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Polarization index in MV motors and genrators

Polarization index in MV motors and genrators

(OP)
As IEEE 43-2000(Cl no 12.2.2) says , If 1 min IR is greater than 5000Mega-Ohm then Polarization index may or may not be indication of insulation condition.

Can any one elaborate what is phenomena behind this.



regards

Zafar

RE: Polarization index in MV motors and genrators

According to "A New Polarization Index Test?" by Richard Nailen in Electrical Apparatus magazine, December 2001 edition, the problem was that many end users had test equipment which was not capable of reliably/accurately reading higher than 5 gigaaohms. Their meter would be near max R at both 1 minute and 10 minute and they would write down something like 5000M/5000M = 1 and fail the test. That's about all he says on the subject.

But it raises in my mind a question why we wouldn't apply a P.I. limit at higher insulation resistance levels IF we know our test equipment is operating within its reliable indicating range. Maybe they are trying to provide allowance for very small degree of resistive tracking in vicinity of test leads (small enough to be insignificant at lower insulation resistance levels but dominate at this level)? Or is there some characteristic of the insulation itself that suggests PI should not be relevant when IR very high (haven't heard of that). Beats me.


=====================================
(2B)+(2B)' ?

RE: Polarization index in MV motors and genrators

I agree ePete - making reliable measurements at very high insulation resistance values in a real-world plant environment becomes tricky. For example, surface contamination of the test leads themselves can cause strange results which don't seem to make sense. I spent an entertaining hour or so chasing ghost readings until I finally cleaned the leads with an alcohol wipe, at which point order was restored. It is interesting how few people know how to use the guard terminal of the larger meggers, which is pretty much essential for readings in the 1TΩ range.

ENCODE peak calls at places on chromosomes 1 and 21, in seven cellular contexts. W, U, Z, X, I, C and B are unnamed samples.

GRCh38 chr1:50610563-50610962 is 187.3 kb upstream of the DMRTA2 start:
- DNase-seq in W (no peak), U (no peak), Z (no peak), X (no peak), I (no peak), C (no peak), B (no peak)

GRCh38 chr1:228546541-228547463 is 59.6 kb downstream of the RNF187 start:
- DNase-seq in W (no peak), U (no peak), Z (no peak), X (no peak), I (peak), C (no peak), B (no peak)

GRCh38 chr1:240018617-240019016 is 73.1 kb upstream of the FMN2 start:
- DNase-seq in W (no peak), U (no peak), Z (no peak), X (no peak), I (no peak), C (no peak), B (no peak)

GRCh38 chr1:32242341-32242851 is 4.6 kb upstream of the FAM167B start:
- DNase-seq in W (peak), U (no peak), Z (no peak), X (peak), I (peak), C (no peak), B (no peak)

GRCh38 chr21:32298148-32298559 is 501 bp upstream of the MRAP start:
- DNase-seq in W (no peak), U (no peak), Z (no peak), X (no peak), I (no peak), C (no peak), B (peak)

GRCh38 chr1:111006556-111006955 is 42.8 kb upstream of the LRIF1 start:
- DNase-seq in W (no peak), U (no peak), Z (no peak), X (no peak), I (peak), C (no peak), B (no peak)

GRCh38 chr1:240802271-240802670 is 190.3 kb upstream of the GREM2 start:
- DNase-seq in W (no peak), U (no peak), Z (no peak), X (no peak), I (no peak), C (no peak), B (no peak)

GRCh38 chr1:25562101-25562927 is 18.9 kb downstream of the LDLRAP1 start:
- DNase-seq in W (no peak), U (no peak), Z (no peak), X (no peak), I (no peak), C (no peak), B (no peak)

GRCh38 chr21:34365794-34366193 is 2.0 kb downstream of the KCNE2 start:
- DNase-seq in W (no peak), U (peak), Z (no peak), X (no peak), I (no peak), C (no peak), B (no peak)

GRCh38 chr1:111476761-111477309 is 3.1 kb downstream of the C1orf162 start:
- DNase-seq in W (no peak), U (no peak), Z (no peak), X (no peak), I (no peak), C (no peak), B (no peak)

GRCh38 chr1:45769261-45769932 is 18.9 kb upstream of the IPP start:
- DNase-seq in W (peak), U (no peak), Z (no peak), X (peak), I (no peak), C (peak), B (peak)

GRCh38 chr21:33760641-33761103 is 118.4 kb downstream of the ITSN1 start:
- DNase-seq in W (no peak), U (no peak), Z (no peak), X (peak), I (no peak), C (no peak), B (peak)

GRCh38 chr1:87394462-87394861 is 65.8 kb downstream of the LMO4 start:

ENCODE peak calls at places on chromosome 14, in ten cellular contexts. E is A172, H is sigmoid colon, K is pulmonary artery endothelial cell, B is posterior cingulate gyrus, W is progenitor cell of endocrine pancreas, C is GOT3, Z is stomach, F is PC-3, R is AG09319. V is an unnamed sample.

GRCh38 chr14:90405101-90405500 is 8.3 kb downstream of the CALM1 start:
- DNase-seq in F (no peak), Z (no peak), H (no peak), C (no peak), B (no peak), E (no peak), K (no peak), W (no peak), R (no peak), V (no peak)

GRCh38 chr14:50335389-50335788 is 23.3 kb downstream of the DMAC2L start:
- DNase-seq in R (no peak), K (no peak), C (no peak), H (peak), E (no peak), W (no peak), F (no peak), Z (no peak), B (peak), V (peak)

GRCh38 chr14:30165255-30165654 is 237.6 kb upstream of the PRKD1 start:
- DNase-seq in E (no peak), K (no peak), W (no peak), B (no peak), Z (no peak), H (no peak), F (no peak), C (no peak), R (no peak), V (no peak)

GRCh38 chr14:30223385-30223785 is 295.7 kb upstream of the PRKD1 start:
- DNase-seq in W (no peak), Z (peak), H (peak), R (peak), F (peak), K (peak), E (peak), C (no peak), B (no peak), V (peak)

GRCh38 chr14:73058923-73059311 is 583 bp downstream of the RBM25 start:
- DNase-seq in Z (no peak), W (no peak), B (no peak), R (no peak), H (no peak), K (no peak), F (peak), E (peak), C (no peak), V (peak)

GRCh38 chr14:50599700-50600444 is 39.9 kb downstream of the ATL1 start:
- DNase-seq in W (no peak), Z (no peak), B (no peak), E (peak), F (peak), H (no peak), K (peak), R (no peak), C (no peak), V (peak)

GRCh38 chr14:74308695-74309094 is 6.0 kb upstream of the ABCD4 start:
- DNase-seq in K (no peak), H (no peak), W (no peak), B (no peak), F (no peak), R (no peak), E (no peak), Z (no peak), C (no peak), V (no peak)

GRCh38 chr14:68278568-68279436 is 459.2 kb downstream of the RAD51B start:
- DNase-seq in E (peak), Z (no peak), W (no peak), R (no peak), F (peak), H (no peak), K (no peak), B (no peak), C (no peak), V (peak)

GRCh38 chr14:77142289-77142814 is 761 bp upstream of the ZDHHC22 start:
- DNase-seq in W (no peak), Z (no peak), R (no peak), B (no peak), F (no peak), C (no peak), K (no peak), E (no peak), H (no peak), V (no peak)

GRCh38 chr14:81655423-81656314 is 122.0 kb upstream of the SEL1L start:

RE: Polarization index in MV motors and genrators

Yes, and those problems at the leads can also be somewhat voltage sensitive and interfere with a dc step voltage test...

An interesting one I heard about from our repair shop recently was dc step voltage test of 13.2kv stator to around 30kvdc… they had very non-linear results during initial test with unlugged extra-long motor T-leads tied to each other with bare wire at some distance far away from any ground (I think it was 3 feet from ground). Clamping the T-lead ends removed the non-linearity. From what I can gather, there must have been some corona originating at some of the strands where they feathered apart at the ends (corona is enhanced by small effective conductor diameter and by the end/tip of the conductor), even though the leads were very far from ground. Also again the resistance of the newly rewound stator was very high so as you point out it didn't take much current (from corona) to affect the reading.

=====================================
(2B)+(2B)' ?

RE: Polarization index in MV motors and genrators

The standard was revised in 2013. Under 12.2.2, it says "When the insulation resistance reading obtained after the voltage has been applied for 1 min (IR1) is higher than 5000 MΩ, based on the magnitude of applied direct voltage, the total measured current (IT) can be in the sub microampere range (see Figure 3). At this level of required test instrument sensitivity, small changes in the supply voltage, ambient humidity, test connections, and other non-related components can greatly affect the total current measured during the 1 min –10 min interval required for a P.I. Because of these phenomena, when the IR1 is higher than 5000 MΩ, the P.I. may or may not be an indication of the insulation condition and is therefore not recommended as an assessment tool."

RE: Polarization index in MV motors and genrators

(OP)
Thanks everyone for your valuable inputs.


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